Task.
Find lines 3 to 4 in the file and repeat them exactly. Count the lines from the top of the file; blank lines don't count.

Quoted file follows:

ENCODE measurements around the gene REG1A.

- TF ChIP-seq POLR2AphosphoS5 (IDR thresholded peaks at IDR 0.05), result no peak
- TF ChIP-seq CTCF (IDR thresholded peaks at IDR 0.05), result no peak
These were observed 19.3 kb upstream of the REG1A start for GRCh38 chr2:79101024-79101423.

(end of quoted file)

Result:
- TF ChIP-seq CTCF (IDR thresholded peaks at IDR 0.05), result no peak
These were observed 19.3 kb upstream of the REG1A start for GRCh38 chr2:79101024-79101423.